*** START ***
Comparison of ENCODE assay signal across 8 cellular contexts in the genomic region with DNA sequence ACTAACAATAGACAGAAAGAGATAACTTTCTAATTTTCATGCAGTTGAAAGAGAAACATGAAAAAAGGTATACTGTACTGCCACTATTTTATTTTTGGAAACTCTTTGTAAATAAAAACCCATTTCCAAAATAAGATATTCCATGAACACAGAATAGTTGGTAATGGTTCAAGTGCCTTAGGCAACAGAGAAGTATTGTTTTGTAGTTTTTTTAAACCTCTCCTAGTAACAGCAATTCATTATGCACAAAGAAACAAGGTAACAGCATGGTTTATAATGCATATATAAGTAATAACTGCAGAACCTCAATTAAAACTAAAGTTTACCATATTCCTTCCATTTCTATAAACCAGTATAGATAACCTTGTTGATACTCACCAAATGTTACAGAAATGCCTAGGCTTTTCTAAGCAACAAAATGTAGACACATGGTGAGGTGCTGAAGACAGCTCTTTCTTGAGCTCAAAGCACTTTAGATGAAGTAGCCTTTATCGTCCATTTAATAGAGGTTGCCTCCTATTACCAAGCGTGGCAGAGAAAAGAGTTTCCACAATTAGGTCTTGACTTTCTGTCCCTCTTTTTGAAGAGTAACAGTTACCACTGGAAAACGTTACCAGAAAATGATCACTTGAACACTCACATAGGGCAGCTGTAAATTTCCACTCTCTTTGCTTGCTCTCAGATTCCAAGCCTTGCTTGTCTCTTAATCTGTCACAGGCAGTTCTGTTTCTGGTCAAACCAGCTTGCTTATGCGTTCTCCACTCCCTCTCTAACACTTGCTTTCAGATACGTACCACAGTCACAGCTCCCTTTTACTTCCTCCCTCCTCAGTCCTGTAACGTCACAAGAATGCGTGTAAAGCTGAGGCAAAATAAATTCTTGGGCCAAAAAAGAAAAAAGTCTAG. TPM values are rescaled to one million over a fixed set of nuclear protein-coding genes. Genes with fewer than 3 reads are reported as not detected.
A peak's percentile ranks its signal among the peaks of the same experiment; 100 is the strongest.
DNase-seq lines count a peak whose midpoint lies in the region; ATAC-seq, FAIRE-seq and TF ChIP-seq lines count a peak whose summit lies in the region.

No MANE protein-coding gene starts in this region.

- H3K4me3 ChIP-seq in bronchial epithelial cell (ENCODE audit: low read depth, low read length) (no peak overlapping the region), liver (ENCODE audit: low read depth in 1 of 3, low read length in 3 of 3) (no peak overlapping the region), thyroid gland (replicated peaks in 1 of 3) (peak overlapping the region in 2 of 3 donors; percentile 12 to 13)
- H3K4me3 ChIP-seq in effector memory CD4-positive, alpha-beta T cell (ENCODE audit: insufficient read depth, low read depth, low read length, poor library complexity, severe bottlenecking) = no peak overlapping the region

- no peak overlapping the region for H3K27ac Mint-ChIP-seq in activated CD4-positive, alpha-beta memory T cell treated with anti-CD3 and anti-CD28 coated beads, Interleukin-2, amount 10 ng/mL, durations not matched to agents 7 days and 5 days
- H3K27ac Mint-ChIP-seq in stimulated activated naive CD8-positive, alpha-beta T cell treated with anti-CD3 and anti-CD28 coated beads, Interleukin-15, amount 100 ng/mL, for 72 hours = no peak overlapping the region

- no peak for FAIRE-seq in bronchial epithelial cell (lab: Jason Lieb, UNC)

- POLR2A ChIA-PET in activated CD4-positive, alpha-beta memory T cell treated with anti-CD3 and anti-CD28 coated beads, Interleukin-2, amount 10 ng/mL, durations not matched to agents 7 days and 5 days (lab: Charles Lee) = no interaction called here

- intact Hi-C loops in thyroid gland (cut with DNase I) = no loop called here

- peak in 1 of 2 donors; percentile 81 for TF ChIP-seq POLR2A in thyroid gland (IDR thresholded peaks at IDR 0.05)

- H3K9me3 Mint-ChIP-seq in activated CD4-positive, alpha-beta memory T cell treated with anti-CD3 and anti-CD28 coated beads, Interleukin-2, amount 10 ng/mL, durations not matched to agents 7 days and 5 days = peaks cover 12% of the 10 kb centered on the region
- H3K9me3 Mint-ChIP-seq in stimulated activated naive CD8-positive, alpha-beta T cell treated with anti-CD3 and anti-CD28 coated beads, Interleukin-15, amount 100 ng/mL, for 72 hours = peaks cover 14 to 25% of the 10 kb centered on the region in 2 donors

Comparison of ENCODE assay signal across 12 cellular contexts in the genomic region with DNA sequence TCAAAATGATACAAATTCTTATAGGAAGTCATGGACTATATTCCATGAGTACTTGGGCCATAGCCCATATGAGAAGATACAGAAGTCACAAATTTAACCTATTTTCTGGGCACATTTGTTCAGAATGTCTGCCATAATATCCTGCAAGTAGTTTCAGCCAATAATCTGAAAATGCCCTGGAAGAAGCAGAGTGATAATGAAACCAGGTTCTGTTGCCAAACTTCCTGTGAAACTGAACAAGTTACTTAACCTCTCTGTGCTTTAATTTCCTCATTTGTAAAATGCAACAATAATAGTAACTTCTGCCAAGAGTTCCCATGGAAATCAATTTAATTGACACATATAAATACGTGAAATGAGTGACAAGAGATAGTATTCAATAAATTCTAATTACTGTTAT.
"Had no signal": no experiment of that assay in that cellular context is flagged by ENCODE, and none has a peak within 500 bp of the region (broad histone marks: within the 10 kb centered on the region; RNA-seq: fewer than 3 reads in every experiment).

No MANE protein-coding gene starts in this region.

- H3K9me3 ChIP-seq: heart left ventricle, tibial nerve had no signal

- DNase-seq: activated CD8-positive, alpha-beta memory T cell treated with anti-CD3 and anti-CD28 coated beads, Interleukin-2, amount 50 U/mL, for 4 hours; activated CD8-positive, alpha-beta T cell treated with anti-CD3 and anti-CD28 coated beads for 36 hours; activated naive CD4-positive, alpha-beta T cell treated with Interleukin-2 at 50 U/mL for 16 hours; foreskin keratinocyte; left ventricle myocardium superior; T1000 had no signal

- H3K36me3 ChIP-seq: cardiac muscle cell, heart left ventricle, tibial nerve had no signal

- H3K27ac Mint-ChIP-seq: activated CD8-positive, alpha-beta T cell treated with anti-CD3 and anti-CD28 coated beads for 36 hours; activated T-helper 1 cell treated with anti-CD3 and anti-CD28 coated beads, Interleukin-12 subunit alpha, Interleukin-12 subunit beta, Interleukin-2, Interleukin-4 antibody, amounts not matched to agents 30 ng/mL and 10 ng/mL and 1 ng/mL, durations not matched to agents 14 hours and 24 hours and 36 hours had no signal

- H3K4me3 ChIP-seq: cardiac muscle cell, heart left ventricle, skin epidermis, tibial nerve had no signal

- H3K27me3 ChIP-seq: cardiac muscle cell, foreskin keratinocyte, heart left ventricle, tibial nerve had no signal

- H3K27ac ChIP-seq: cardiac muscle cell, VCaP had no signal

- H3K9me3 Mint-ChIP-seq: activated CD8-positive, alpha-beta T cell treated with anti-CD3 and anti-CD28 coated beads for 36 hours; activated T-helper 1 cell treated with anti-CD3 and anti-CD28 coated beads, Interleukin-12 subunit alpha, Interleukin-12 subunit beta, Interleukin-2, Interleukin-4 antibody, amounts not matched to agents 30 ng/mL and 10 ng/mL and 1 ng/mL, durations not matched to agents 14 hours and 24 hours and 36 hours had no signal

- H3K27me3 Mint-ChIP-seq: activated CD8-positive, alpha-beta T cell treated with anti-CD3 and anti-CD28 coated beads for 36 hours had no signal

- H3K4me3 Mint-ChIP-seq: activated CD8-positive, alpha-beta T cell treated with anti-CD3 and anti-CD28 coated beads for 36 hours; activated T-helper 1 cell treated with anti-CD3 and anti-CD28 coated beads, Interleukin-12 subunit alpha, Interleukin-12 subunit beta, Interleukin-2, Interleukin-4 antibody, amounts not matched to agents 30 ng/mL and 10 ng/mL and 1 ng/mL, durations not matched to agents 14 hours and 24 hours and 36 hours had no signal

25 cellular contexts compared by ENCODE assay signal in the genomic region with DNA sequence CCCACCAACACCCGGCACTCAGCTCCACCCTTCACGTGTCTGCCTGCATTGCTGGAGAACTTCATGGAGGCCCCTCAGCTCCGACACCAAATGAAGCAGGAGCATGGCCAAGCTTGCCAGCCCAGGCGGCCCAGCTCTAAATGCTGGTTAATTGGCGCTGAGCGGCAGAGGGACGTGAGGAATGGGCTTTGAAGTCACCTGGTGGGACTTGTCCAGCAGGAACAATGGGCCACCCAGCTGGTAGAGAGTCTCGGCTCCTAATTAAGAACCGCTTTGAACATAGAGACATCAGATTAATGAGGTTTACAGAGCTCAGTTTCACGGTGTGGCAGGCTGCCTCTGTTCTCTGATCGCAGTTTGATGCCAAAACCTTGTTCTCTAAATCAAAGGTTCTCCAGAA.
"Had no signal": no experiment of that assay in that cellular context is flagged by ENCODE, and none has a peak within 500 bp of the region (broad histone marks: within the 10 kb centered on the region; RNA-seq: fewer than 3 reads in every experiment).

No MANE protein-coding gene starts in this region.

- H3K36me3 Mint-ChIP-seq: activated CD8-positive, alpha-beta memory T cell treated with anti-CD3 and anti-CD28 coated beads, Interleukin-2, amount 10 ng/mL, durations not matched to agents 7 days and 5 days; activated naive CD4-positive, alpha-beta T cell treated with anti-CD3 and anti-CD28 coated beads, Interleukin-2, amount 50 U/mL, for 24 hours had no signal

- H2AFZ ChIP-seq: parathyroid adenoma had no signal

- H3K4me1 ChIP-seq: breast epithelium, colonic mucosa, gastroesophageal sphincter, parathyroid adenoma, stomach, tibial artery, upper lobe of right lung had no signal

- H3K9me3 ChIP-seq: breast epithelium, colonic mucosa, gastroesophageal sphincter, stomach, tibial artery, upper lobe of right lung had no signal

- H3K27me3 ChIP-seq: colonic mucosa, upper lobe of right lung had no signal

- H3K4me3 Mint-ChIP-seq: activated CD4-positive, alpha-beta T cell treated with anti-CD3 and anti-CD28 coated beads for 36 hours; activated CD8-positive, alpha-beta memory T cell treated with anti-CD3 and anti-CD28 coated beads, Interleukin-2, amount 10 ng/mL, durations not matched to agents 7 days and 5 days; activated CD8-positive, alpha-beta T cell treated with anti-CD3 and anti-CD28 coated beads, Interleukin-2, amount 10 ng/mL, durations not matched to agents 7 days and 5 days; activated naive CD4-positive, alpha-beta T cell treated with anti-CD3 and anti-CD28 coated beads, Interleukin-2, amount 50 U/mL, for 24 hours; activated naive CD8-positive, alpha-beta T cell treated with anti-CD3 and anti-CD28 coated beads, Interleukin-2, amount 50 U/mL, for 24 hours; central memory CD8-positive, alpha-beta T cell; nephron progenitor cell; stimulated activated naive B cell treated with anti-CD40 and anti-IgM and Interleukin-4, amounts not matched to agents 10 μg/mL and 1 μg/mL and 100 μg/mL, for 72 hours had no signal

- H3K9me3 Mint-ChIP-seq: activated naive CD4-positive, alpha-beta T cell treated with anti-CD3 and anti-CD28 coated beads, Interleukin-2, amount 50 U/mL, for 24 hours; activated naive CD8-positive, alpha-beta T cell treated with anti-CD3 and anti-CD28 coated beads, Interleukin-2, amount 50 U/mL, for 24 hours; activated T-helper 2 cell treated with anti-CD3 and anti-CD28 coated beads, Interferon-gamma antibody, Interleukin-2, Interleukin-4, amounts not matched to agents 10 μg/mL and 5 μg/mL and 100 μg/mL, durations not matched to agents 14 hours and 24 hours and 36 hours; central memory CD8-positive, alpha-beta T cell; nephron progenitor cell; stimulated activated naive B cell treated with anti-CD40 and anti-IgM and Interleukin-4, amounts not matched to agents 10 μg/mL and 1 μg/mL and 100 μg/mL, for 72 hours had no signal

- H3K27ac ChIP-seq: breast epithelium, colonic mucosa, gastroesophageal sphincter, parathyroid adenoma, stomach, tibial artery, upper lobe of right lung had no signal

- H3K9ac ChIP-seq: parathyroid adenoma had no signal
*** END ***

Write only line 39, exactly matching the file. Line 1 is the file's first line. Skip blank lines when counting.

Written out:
- H3K9ac ChIP-seq: parathyroid adenoma had no signal